Critique of the Day: What is Sexual Harassment? by Abigail Saguy
Citation: Saguy, Abigail C. What is Sexual Harassment? From Capitol Hill to the Sorbonne, University of California Press (2003).
This book is a comparative empirical study of sexual harassment law in the United States and France. Using mixed methods of 1) in-depth interviews with prominent feminist activists and sexual harassment scholars and managers of American and French companies, 2) a content analysis of legal texts and popular mainstream media articles about sexual harassment that was then coded into variables that were empirically assessed, and 3) short interviews of French and American managers and lawyers to assess how they would respond to eleven different sexual harassment scenarios, Saguy paints a relatively full and compelling portrait of the similarities and differences in sexual harassment law between the United States and France.
To her credit, she resists and even decries ascribing such difference to purely stereotypical conceptions of cultural difference, although this is often the difference highlighted by the mainstream media and common narrative: people in the U.S. are too “puritan” and “policing” of all aspects of personal life, particularly sexuality, while people in France are too permissive of sexualized behavior in non-intimate relationships and settings such as the workplace due to the typical French romantic way. It is interesting then, that “culture,” as much as it can be empirically assessed and defined in terms of attitudes to concrete hypotheticals of sexual harassment and real life cases, should figure prominently in her multivalent explanation of the difference in sexual harassment law.
The differences between U.S. and French sexual harassment law are many and stem from the even more complex differences in political structure, legal system, and sociological culture.
Common Law System: legal rules are developed through the adversarial system of litigation and rules-definition by the courts. This includes interpretations of the limits and reaches of statutory law such as Title VII. This permits, albeit in a slow, evolving way, novel changes in the law from the ground up, particularly by feminist lawyers. For example, through litigation, the courts determined that sexual harassment was a subset of discrimination on the basis of sex, a protected category under Title VII of the 1964 Civil Rights Act, later amended by Congress to include punitive in addition to compensatory damages in the 1991 Amendment.
Civil Law System: Laws are introduced in Parliament and voted upon by that body; thus only what is politically feasible that term is voted upon. In France, the traditional concerns of Parliament focus not on group based discrimination along the axis of gender or race, but rather the axis of class, which is why French sexual harassment law is rooted in labor law and criminal law, originating from French legal traditions of just-cause termination of employment and the quid pro quo model of sexually harassing in order to obtain through force against the person’s will, sexual conduct.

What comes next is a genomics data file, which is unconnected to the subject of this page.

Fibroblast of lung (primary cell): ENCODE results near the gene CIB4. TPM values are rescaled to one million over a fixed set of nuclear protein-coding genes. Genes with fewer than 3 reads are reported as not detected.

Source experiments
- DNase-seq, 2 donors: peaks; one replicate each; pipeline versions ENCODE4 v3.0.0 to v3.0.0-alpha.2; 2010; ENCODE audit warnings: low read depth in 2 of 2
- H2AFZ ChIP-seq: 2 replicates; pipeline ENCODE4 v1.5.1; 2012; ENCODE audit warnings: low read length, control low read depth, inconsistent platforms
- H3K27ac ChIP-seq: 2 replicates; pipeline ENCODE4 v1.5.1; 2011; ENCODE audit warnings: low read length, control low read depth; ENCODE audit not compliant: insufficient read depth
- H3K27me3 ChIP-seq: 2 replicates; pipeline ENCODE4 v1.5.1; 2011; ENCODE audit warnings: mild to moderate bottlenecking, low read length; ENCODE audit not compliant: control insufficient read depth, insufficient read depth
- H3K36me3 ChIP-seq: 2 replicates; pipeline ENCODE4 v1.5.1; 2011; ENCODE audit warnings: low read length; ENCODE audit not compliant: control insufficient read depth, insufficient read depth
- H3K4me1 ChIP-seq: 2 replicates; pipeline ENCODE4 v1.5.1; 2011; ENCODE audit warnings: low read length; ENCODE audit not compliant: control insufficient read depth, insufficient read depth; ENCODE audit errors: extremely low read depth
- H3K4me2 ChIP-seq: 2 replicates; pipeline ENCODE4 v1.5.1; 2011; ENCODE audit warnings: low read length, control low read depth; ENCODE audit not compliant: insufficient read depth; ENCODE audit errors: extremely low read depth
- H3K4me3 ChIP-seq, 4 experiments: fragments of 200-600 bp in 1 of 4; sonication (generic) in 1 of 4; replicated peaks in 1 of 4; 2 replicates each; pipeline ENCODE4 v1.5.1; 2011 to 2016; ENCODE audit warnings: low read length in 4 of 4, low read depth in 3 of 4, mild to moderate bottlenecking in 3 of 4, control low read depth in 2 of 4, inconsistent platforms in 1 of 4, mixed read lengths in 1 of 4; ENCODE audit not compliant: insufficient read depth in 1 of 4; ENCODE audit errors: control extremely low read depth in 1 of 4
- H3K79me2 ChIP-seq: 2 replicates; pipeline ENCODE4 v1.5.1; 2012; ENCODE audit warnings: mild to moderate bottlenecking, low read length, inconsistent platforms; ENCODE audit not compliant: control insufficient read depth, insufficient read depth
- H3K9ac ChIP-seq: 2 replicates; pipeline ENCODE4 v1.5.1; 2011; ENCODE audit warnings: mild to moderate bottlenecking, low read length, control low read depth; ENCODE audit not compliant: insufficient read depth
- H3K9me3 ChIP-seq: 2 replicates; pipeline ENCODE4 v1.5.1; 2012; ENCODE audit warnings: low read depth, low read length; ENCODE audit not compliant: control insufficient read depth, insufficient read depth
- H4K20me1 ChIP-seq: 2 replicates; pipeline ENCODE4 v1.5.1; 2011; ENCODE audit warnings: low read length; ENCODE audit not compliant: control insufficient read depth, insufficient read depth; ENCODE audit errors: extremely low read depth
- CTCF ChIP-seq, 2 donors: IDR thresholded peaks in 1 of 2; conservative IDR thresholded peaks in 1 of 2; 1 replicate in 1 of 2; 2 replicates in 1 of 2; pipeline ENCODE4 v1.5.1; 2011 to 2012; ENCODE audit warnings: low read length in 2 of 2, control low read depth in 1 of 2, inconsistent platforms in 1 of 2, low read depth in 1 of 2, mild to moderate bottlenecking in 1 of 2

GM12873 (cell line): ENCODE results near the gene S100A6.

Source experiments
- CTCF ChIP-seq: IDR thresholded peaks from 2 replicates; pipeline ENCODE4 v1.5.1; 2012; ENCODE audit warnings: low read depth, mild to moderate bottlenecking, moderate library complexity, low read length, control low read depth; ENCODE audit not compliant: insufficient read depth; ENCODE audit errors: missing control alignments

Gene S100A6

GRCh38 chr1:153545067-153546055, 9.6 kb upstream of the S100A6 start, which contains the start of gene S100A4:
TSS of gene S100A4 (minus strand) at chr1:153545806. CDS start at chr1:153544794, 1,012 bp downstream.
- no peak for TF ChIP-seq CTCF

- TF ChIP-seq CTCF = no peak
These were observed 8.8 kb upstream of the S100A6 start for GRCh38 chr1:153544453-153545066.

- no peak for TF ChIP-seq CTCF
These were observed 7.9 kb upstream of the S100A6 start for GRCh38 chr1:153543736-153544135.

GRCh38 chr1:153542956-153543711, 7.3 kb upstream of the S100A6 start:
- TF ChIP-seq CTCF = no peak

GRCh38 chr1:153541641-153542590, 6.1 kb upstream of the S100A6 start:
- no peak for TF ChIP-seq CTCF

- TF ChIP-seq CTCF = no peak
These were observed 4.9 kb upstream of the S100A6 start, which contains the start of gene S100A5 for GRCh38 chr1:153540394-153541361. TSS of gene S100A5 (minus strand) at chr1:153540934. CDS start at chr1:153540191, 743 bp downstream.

U.S. Discrimination Framework and Remedies: This strategy was not without controversy (as it ignores sex harassment in contexts other than the workplace), but it definitely posits sexual harassment as group-based discrimination for which the employer is vicariously liable if committed by its agents and employees. U.S. sexual harassment law classifies this as something to be regulated by the EEOC under statutory law with legal (compensatory damages) and equitable (injunctions, reinstatement) remedies with some punitive damages after 1991.
French Criminal Framework and Remedies: This model of use of authority to obtain through coercion sexual conduct is a model of interpersonal violence, and thus based in criminal law. This is the most significant difference between the U.S. and France, as criminal law puts this as a conflict between the “victim” and the “perpetrator,” and there is thus no vicarious liability for the employer, as it is not “discrimination” but rather “interpersonal violence.” The remedies are fines and imprisonment for the perpetrator, but no employment/civil remedies for the victim.
U.S.: Taking Sexual Harassment Seriously, How Institutions Interact: HR managers take any instance of sexual harassment very seriously, due in part to the media’s inflammatory hype about sexual harassment verdicts and political scandals (Hill-Thomas, Jones-Clinton) and fear of litigation. This is as much a “bulletproofing the workplace” narrative as it is a “it doesn’t belong in the workplace anyway” professional narrative. Americans appear to view and approach social relationships at work differently than do the French, divorcing private life from public life so completely as to stamp out and police all private interactions in the workplace.